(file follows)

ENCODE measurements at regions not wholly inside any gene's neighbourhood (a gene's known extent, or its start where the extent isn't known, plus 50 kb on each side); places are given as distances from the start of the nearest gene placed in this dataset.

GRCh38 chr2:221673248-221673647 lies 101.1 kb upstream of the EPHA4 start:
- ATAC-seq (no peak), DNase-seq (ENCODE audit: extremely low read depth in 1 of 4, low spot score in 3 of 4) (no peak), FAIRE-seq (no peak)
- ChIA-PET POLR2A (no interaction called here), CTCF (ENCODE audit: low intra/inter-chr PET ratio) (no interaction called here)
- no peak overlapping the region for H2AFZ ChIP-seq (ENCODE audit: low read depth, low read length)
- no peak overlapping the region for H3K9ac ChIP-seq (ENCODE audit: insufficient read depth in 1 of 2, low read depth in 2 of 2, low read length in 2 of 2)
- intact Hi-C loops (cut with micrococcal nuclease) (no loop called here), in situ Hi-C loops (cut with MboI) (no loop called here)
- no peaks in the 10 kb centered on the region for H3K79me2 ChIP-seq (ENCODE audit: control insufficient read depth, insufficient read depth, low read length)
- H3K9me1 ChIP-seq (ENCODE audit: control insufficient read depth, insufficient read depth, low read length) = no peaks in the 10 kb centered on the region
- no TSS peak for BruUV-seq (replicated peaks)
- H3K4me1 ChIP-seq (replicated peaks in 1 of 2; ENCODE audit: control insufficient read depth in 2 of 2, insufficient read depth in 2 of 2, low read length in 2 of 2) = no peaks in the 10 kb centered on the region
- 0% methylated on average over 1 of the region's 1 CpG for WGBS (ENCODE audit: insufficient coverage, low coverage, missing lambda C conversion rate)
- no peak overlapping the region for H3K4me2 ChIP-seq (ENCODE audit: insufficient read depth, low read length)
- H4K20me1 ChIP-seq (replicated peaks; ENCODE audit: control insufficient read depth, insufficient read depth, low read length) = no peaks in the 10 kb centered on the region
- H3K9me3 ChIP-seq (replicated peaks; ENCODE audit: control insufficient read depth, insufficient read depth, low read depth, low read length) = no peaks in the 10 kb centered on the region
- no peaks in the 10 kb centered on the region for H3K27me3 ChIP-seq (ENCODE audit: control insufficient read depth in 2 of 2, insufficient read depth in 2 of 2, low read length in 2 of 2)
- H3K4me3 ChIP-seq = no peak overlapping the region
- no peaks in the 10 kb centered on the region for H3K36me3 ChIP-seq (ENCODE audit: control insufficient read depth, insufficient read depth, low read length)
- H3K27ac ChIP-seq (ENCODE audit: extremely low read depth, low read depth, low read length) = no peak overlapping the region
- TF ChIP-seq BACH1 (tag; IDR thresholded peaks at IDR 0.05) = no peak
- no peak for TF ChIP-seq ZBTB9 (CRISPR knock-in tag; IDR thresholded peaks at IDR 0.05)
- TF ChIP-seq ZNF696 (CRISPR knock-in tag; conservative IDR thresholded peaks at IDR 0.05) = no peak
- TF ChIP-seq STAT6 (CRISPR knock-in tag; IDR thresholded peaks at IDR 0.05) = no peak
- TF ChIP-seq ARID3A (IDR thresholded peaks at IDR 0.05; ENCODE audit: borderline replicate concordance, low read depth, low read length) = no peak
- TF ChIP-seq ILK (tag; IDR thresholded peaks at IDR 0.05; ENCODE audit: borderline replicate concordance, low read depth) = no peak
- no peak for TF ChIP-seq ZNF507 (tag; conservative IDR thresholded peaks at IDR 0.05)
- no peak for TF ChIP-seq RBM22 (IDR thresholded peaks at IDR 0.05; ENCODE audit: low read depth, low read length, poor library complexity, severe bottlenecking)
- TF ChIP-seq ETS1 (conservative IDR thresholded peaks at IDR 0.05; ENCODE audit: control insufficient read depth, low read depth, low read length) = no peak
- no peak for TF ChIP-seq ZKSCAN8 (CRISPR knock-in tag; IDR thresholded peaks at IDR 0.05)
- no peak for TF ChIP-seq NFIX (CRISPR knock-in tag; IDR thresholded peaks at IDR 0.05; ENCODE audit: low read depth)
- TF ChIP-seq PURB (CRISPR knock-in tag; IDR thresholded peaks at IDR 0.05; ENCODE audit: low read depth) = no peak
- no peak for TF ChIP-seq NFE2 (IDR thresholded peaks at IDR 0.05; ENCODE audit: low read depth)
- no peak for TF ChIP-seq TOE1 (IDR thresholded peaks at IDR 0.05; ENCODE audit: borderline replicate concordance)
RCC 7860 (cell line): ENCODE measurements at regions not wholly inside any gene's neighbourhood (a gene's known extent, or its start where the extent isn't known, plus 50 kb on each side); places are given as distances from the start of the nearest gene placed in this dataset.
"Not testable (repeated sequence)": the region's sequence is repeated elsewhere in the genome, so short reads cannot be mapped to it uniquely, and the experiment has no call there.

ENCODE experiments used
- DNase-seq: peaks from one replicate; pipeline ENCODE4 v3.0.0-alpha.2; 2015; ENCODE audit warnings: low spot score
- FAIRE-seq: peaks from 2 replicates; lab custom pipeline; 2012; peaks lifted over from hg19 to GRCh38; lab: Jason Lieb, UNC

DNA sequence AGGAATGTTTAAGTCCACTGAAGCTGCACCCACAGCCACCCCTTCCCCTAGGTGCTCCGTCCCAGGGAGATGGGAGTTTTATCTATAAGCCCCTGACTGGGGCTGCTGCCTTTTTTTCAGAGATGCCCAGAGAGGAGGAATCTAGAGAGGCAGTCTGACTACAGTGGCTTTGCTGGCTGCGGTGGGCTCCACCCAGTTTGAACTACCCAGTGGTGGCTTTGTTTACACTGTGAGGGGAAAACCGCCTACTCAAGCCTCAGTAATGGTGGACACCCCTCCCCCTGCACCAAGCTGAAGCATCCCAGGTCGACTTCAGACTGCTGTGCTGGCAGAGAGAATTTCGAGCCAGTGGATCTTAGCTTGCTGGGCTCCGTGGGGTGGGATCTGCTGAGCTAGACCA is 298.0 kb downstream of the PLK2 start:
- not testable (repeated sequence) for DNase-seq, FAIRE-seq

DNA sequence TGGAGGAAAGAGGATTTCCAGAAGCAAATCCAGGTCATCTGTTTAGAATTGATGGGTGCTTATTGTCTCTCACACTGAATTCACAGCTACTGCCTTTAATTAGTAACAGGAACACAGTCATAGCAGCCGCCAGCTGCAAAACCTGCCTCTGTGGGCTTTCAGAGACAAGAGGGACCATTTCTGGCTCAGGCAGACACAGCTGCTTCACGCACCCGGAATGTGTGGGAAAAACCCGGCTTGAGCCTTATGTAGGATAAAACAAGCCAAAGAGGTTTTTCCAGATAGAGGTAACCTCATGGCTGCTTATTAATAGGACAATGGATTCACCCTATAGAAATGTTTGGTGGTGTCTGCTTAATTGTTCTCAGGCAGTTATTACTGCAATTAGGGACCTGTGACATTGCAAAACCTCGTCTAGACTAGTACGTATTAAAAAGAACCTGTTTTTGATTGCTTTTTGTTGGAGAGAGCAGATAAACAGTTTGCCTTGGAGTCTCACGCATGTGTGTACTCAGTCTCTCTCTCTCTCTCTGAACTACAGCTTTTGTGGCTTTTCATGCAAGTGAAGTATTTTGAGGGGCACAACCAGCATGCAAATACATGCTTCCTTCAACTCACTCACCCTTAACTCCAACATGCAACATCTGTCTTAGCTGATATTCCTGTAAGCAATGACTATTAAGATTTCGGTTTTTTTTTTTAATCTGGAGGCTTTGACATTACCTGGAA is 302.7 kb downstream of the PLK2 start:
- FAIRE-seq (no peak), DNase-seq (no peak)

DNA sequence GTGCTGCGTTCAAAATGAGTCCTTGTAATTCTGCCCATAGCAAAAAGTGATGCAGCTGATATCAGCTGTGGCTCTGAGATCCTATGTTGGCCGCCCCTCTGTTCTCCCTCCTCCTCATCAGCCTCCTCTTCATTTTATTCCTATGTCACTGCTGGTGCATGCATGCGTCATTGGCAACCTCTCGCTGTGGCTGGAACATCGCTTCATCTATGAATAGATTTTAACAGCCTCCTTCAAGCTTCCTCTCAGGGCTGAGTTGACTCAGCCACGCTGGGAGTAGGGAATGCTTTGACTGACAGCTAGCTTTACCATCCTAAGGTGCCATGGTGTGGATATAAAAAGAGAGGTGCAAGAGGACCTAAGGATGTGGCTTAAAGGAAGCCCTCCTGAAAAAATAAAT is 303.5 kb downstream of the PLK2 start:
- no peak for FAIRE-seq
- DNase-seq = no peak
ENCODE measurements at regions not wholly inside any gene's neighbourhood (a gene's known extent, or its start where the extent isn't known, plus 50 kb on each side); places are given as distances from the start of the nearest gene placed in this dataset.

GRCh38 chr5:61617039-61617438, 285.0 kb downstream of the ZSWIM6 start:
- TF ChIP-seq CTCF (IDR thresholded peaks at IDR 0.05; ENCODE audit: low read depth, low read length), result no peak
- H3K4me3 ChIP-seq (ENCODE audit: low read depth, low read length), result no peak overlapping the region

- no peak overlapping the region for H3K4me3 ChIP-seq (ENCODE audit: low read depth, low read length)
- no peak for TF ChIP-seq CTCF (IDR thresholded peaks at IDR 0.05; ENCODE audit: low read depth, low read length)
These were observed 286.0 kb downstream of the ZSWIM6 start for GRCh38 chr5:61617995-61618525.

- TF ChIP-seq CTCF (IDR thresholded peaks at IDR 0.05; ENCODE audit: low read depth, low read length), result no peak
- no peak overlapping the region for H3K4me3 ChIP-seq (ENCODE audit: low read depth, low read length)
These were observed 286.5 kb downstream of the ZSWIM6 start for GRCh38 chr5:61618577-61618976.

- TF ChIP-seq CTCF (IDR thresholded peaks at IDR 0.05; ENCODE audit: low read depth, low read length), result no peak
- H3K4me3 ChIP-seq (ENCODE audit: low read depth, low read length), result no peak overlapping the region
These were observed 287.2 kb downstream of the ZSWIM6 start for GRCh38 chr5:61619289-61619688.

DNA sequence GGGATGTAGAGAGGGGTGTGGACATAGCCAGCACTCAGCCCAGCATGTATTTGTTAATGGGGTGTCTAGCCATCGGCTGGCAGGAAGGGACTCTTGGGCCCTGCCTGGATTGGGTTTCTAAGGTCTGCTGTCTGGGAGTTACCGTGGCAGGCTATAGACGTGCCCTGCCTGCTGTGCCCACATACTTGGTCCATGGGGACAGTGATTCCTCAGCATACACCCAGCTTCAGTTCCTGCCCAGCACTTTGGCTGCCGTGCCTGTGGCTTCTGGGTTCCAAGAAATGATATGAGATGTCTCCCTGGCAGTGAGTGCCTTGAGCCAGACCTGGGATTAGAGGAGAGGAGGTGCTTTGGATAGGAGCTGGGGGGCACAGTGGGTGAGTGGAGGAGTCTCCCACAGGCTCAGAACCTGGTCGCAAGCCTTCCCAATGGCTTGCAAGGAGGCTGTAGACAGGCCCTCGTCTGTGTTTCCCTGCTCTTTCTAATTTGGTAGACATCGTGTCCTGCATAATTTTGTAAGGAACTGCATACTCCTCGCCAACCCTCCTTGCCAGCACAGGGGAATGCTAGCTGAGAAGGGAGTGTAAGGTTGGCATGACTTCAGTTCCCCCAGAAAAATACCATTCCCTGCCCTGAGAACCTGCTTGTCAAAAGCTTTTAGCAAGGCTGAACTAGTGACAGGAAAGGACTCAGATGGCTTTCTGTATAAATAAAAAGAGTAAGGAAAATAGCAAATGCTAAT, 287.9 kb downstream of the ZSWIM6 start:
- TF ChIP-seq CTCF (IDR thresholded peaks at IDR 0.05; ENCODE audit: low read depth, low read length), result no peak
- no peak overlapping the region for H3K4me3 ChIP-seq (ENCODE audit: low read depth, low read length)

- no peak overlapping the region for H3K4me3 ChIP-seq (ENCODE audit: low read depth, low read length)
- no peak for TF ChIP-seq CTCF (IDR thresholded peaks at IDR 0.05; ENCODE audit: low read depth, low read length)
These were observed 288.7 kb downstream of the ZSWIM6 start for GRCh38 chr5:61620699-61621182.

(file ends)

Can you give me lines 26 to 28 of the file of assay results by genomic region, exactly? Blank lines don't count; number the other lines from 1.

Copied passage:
- no peak for TF ChIP-seq ZNF507 (tag; conservative IDR thresholded peaks at IDR 0.05)
- no peak for TF ChIP-seq RBM22 (IDR thresholded peaks at IDR 0.05; ENCODE audit: low read depth, low read length, poor library complexity, severe bottlenecking)
- TF ChIP-seq ETS1 (conservative IDR thresholded peaks at IDR 0.05; ENCODE audit: control insufficient read depth, low read depth, low read length) = no peak